The goat problem (or bull-tethering problem) considers a fenced circular field of radius
with a goat (or bull, or other animal) tied to a point on the interior or exterior
of the fence by means of a tether of length , and asks for the solution to various problems concerning
how much of the field can be grazed.

Tieing a goat to a point on the interior of the fence with radius 1 using a chain of length , consider the length of chain that must be used in order
to allow the goat to graze exactly one half the area of the field. The answer is
obtained by using the equation for a circle-circle
intersection

(1)

Taking
gives

(2)

plotted above. Setting
(i.e., half of )
leads to the equation

(3)

which cannot be solved exactly, but which has approximate solution

Now instead consider tieing the goat to the exterior of the fence (or equivalently, to the exterior of a silo whose horizontal cross section
is a circle) with radius . Assume that , so that the goat is not able to reach further around
than the point on the fence opposite his starting point (Hoffman 1998, where we have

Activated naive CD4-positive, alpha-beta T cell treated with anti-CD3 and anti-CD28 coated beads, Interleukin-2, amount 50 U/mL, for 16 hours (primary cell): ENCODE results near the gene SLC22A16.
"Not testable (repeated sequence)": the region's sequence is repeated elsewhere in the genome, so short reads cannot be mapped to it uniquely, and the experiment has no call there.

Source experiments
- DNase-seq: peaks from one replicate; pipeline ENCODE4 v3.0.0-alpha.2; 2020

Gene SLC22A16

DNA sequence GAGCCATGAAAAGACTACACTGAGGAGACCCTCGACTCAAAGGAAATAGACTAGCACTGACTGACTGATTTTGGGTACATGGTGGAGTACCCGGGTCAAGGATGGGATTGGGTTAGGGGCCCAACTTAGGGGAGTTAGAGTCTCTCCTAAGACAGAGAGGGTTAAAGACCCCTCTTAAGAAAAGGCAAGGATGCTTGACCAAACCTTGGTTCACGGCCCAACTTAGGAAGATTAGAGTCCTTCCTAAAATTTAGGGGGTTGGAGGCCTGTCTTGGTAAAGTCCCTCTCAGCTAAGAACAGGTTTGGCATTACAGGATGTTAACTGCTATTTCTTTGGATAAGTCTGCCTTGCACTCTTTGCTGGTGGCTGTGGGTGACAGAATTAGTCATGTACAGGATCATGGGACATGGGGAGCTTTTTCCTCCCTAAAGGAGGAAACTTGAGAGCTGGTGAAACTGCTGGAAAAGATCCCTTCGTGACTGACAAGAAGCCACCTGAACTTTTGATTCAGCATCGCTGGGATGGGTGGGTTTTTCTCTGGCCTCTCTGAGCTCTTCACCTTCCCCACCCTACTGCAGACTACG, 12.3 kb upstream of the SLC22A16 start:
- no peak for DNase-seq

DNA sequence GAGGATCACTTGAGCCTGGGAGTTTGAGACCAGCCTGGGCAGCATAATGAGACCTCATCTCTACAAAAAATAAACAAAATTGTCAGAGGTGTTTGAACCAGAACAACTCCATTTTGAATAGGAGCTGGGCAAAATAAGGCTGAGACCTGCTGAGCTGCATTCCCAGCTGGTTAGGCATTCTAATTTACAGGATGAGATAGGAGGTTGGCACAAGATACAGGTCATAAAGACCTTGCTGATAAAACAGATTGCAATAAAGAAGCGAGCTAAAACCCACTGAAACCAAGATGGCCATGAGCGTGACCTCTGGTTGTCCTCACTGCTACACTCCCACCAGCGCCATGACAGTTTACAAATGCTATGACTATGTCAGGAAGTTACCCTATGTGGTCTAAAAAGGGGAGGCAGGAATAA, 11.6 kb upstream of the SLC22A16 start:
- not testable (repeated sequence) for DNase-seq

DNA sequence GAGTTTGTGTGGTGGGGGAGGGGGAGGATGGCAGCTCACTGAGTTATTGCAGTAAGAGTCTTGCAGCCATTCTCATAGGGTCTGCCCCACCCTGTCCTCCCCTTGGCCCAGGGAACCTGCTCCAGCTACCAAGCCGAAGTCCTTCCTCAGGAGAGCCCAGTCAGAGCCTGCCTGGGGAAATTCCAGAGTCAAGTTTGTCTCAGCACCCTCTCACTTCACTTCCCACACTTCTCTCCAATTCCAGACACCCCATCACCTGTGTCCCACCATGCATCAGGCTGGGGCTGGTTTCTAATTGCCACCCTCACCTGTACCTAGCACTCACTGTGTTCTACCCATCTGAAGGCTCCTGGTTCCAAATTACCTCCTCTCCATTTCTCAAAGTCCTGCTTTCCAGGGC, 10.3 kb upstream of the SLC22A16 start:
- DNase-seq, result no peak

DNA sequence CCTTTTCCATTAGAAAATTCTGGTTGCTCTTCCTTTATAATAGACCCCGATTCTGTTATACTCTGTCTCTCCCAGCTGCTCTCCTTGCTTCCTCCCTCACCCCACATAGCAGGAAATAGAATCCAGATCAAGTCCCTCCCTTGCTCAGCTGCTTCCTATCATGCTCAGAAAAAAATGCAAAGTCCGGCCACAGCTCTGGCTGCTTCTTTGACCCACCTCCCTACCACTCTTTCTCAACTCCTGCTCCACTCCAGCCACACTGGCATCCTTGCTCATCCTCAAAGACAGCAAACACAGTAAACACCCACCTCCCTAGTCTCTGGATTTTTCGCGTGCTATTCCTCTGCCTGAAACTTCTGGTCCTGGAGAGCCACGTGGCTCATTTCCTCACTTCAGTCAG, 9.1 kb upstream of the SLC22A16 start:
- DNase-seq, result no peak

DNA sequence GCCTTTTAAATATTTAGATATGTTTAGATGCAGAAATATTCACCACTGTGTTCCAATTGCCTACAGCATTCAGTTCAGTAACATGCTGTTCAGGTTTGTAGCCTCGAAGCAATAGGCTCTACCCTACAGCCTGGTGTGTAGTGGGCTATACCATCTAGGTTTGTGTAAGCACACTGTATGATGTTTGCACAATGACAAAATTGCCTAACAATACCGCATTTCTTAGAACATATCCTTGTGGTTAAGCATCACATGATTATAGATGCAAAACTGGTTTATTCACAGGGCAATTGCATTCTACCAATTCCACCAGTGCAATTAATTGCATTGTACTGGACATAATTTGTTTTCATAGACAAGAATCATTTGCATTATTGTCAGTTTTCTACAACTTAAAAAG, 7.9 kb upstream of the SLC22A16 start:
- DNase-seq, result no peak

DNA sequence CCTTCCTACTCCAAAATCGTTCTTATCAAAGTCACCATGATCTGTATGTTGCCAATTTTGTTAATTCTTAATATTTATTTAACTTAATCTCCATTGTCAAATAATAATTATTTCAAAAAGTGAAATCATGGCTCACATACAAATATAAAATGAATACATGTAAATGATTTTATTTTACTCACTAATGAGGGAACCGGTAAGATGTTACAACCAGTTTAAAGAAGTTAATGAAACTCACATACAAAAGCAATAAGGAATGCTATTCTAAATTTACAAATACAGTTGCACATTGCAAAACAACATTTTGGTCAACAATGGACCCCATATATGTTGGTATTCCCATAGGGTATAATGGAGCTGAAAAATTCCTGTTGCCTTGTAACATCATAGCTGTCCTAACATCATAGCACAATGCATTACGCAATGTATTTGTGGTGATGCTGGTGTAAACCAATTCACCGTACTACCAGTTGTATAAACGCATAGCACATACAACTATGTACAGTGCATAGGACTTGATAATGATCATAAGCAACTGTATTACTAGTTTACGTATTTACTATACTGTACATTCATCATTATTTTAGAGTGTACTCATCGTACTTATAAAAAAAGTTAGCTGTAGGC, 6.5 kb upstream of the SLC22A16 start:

replaced Hoffman's bull with a more prosaic goat). The goat may obviously graze inside
the interior of a semicircle of radius whose diameter is tangent to the fence. In addition, the goat
may graze two area on either side of the semicircle that have the fence as the inner
boundary and a circle evolute as the outer boundary.
To find the area of this region, assume the fence is oriented so that the farthest
point around the circumference that the goat can reach is at position . Now, note that the equation for a circle
involute is given by

(5)

(6)

From geometry, the goat will transition between being radially bound and being bound by pulling tangent to the circle at the point where , so

(7)

(8)

(9)

Equating (8) and (9) and solving for then shows that this occurs at parameter
. The area of the involute portion
that the goat can graze is then given by

(10)

(11)

(12)

Adding twice this area to the area of a semicircle of radius then gives the total area which the
goat can graze as

(13)

The grazable areas are illustrated above for a number of ratios of . Note that the case forms a curve that resembles, but is not equivalent to,
a cardioid.

Hoffman, M. E. "The Bull and the Silo: An Application of Curvature." Amer. Math. Monthly105, 55-58, 1998.Sloane,
N. J. A. Sequence A133731 in "The
On-Line Encyclopedia of Integer Sequences."